4. The method of claim 1, wherein each pixel further includes intensity information, wherein the estimation is performed by using the intensity information in addition to the radial velocity information for the pixels.

5. The method of claim 1, wherein the radial velocity information for the pixel is used as a constraint to solve the intensity constancy constraint equation for the optical flow for the pixel.

6. The method of claim 1, wherein the estimating comprises assuming the radial velocities of a plurality of pixels that are spatially adjacent to a particular pixel in an image are constant.

7. The method of claim 1, wherein each pixel further includes location information comprising an x-coordinate value, a y-coordinate value and a z-coordinate value.

8. A system for processing a sequence of images, comprising:

a radar configured to generate a sequence of images, each image including a plurality of pixels, each pixel including radial velocity information; and
an image processing module configured to estimate optical flow for the pixels within an image in the sequence of images by using the radial velocity information for the pixels as a constraint.

9. The system of claim 8, wherein the radial velocity information indicates a radial velocity of the pixel measured by a radar based on a motion of an object relative to the radar.

10. The system of claim 8, wherein the image processing module is configured to use an optical flow technique that is adapted to using the radial velocity information of the pixels.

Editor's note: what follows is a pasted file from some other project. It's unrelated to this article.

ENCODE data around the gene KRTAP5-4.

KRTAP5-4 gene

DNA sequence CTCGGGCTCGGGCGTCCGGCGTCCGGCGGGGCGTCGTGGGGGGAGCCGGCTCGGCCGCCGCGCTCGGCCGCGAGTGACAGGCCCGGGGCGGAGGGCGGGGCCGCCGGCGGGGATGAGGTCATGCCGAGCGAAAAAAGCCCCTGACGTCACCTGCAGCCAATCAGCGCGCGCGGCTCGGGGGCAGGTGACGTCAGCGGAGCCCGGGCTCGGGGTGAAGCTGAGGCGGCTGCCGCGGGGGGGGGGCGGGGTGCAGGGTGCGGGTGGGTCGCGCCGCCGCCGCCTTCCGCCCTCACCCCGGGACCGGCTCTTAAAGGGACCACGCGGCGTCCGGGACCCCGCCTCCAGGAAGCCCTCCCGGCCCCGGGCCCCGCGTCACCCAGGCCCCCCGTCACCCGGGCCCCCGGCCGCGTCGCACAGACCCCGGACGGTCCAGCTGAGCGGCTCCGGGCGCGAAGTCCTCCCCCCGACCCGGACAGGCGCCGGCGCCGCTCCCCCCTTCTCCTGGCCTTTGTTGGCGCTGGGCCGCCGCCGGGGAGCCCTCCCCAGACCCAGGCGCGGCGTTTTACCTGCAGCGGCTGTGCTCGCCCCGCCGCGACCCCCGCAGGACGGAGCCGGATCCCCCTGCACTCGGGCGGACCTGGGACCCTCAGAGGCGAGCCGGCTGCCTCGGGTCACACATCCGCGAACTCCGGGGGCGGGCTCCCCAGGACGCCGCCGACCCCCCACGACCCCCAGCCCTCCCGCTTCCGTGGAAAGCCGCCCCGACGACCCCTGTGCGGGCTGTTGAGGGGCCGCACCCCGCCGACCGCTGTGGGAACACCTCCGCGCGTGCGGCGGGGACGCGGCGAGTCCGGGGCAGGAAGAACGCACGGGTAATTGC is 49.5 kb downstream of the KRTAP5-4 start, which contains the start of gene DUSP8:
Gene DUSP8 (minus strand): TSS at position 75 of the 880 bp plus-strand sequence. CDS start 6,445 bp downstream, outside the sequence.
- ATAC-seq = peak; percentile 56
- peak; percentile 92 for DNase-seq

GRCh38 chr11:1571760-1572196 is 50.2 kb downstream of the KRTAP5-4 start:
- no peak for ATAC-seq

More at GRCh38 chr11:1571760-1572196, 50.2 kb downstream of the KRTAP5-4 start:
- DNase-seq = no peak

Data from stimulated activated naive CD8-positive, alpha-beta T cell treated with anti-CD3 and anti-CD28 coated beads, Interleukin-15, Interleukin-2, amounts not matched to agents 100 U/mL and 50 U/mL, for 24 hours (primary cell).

11. The system of claim 8, wherein each pixel further includes intensity information, wherein the estimation is performed by using the intensity information in addition to the radial velocity information for the pixels.

12. The system of claim 8, wherein the radial velocity information for the pixel is used as a constraint to solve the intensity constancy constraint equation for the optical flow for the pixel.

13. The system of claim 8, wherein the image processing module is configured to estimate by assuming the radial velocities of a plurality of pixels that are spatially adjacent to a particular pixel in an image are constant.

14. The system of claim 8, wherein each pixel further includes location information comprising an x-coordinate value, a y-coordinate value and a z-coordinate value.